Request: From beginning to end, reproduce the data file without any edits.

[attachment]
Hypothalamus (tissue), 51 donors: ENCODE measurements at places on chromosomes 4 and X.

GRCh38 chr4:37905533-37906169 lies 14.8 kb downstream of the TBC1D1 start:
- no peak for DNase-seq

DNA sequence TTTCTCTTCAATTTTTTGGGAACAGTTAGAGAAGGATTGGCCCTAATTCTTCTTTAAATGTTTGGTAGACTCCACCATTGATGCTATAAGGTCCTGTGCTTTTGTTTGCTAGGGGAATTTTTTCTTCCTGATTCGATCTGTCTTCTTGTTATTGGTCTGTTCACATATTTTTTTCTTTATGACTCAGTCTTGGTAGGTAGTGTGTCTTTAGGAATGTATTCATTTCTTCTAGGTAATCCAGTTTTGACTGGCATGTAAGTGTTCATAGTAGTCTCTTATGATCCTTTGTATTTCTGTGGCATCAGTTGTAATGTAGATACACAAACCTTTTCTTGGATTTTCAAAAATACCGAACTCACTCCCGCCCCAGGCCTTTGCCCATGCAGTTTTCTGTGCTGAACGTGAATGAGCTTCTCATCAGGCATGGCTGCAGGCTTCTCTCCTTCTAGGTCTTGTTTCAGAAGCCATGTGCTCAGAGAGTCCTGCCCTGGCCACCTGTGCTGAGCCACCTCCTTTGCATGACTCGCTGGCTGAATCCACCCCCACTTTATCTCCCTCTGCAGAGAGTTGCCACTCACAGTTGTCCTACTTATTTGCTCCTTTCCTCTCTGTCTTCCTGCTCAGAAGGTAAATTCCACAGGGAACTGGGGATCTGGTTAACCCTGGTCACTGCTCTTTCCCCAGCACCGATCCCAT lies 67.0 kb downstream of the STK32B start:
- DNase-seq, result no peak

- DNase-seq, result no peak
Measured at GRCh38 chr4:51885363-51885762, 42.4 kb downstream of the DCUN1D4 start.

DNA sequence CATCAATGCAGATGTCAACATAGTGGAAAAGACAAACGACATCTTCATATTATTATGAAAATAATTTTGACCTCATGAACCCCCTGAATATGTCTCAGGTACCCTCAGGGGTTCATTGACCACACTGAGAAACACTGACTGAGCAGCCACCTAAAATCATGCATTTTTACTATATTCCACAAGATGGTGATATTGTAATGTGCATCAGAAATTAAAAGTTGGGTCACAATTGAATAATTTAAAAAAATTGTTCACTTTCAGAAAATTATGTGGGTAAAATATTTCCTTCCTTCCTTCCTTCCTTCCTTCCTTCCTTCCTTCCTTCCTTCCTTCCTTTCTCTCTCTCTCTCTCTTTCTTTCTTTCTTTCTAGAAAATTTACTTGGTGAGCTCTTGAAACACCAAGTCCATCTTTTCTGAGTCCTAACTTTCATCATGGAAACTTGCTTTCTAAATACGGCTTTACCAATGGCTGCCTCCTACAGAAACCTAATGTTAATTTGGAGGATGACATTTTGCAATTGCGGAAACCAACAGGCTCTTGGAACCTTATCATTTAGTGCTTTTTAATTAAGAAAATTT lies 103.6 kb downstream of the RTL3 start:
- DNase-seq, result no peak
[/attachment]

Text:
Hypothalamus (tissue), 51 donors: ENCODE measurements at places on chromosomes 4 and X.

GRCh38 chr4:37905533-37906169 lies 14.8 kb downstream of the TBC1D1 start:
- no peak for DNase-seq

DNA sequence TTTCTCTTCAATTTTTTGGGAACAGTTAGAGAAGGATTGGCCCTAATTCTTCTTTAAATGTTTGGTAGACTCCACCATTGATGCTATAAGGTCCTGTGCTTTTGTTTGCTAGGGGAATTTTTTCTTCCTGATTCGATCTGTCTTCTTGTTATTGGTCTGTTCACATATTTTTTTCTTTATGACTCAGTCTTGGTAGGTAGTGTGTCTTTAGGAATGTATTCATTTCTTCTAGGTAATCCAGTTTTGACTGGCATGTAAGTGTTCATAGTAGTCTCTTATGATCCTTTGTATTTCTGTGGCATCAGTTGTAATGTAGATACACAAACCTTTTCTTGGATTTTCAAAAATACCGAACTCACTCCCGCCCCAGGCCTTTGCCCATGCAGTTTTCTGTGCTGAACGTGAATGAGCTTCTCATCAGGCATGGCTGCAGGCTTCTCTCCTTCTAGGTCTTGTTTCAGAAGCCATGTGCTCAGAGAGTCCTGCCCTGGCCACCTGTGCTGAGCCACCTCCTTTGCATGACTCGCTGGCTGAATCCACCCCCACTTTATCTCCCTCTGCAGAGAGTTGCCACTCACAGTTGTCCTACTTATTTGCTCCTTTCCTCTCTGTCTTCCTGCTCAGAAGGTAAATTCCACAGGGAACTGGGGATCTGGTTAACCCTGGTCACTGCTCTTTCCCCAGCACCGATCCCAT lies 67.0 kb downstream of the STK32B start:
- DNase-seq, result no peak

- DNase-seq, result no peak
Measured at GRCh38 chr4:51885363-51885762, 42.4 kb downstream of the DCUN1D4 start.

DNA sequence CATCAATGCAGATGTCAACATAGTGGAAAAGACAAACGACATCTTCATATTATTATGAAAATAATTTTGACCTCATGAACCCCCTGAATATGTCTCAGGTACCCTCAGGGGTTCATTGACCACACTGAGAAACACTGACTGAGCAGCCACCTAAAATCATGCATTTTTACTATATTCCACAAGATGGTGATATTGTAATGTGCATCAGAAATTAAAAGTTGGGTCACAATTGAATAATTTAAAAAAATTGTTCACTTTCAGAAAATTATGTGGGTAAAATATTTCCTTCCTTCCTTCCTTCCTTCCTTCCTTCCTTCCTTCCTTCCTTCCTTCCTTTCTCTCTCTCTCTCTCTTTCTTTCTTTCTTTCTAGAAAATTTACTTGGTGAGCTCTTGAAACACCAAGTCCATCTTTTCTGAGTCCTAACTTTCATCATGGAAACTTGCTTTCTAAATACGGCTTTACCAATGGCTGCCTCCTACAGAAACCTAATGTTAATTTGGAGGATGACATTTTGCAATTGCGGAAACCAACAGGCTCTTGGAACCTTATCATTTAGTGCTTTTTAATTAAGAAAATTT lies 103.6 kb downstream of the RTL3 start:
- DNase-seq, result no peak